Hackers Quickly Target Newly Disclosed Microsoft Flaw
It didn't take hackers long to start banging hard on the vulnerabilities Microsoft disseminated Tuesday.
Just a day after the Redmond, Wash.-based developer rolled out a dozen advisories containing 16 vulnerabilities, 10 of them tagged as "Critical," exploit code has gone public for one, Microsoft said late Wednesday.
"Microsoft won't be happy that someone has posted information about how to take advantage of their critical security hole within 48 hours of their patch being released," said Graham Cluley, senior technology consultant for Sophos, in a statement.
"Many computer users are bound to have not yet defended themselves," he added.
Microsoft posted an online advisory to its Web site, confirming that exploit code exists. "Microsoft is aware of exploit code available on the Internet that targets an issue addressed this week by the update released with Microsoft Security Bulletin MS05-009," Microsoft said.
The bulletin in question patched two vulnerabilities, one in Windows Media Player, the other in MSN Messenger and Windows Messenger, Microsoft's instant messaging clients. All three applications can be attacked using malformed PNG image files.
According to other security firms' analyses, the exploit code -- dubbed Exploit-PNGfile by McAfee -- can instruct the infected machine to run any payload the hacker bundles with it. Possible payloads could include such typical malware as Trojans, backdoor components, or worms to wrench control from the real user, or even spyware such as key loggers to steal information and identities.
Although exploit code is out and about, Microsoft said it had not yet seen any actual attack. "We will continue to actively monitor the situation and provide updated customer information and guidance as necessary," the advisory continued.
Microsoft said that patched systems were immune from the exploit, and outlined recommended steps for both individuals and enterprises that included updating both Windows and MSN Messenger for the former, and either uninstalling MSN Messenger or blocking it in the latter.
"MSN Messenger is not intended for corporate environments," Microsoft said. "Instead, use Windows Messenger, which is included with Windows."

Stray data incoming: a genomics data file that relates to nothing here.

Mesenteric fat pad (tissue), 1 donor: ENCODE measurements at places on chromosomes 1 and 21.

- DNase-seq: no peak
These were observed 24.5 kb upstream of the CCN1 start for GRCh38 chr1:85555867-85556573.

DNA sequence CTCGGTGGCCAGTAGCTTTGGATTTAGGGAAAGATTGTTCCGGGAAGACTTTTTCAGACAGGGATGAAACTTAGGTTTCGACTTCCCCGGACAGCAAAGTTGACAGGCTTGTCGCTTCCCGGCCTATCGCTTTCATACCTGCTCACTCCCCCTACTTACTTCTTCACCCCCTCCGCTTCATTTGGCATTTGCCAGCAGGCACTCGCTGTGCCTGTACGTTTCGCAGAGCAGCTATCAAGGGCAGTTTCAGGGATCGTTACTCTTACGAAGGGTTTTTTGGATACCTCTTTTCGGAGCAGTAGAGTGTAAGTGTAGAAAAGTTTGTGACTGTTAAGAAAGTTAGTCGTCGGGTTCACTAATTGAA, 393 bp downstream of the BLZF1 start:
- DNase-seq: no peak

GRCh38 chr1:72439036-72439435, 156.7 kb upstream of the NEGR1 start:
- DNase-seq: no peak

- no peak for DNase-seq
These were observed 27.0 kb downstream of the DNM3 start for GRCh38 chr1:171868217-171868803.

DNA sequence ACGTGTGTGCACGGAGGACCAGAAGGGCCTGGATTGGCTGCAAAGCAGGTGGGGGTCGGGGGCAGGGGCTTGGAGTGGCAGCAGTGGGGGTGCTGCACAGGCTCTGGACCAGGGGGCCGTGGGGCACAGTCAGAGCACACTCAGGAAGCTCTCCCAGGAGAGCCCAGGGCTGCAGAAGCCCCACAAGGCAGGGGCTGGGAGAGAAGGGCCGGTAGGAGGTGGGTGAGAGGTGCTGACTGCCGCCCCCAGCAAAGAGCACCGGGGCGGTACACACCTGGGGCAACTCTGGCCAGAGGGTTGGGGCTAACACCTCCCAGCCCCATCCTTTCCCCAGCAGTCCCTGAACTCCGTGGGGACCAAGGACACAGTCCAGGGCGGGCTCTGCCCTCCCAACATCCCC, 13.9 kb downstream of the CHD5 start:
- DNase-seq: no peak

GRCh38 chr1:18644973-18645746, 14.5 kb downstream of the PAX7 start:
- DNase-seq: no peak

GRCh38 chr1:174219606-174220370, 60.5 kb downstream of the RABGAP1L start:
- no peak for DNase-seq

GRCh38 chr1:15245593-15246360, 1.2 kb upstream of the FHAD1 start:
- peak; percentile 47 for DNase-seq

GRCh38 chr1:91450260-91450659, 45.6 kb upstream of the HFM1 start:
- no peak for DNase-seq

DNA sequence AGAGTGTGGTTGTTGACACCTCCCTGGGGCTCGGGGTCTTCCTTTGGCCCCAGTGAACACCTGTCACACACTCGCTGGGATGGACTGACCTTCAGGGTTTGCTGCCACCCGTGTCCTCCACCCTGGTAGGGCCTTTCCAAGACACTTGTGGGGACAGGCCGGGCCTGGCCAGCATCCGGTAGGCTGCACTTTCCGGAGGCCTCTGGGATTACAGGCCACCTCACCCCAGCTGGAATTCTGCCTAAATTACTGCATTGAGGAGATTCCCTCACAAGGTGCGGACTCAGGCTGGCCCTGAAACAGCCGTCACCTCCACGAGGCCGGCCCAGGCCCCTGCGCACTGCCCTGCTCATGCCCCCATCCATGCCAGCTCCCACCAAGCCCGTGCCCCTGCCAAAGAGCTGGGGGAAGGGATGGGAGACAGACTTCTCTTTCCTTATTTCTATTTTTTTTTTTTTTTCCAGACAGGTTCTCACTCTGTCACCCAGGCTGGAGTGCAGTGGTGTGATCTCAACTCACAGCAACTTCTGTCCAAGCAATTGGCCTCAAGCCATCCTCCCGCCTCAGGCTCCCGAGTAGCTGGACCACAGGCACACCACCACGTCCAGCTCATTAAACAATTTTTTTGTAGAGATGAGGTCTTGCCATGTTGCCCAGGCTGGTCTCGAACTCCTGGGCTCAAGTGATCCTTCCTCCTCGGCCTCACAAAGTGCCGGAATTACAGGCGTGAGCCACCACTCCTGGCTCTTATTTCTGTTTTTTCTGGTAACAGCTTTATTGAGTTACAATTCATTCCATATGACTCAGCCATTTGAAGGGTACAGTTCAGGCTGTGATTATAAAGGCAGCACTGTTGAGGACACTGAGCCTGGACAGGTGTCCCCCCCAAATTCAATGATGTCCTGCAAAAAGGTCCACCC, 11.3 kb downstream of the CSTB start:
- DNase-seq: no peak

Another option is to download the beta of MSN Messenger 7, which is not susceptible to the exploit.
One stumbling block in eliminating this vulnerability is that users must update MSN Messenger manually, since it's not part of Windows per se (unlike Windows Messenger, the similar-but-not-identical IM client bundled with the OS).
"Although there is an automatic update notification system present in MSN Messenger, it can take a long time for it to actually inform the user about a newer version," wrote Kaspersky Labs in its alert on the issue.
Core Security Technologies, the Boston security firm which first found the flaw and reported it to Microsoft in August 2004, said that the MSN Messenger bug was extremely dangerous.
"Due to the particular characteristics of the MSN Messenger communications protocol, exploitation of the vulnerability is likely to pass unnoticed to network Intrusion Detection Systems (IDS), Intrusion Prevention Systems (IPS), and firewalls that do not implement decoding and normalization of the MSN Messenger protocol encapsulated within HTTP," the company said in its own advisory posted Tuesday.
Core also said that exploits could be crafted that would compromise unpatched machines "without crashing or disrupting the normal functioning of the MSN Messenger client application," making detection almost impossible by the end user.
"This vulnerability is serious," said Sophos' Cluley. "Everyone should ensure their systems are properly protected with the security patch at the earliest opportunity."
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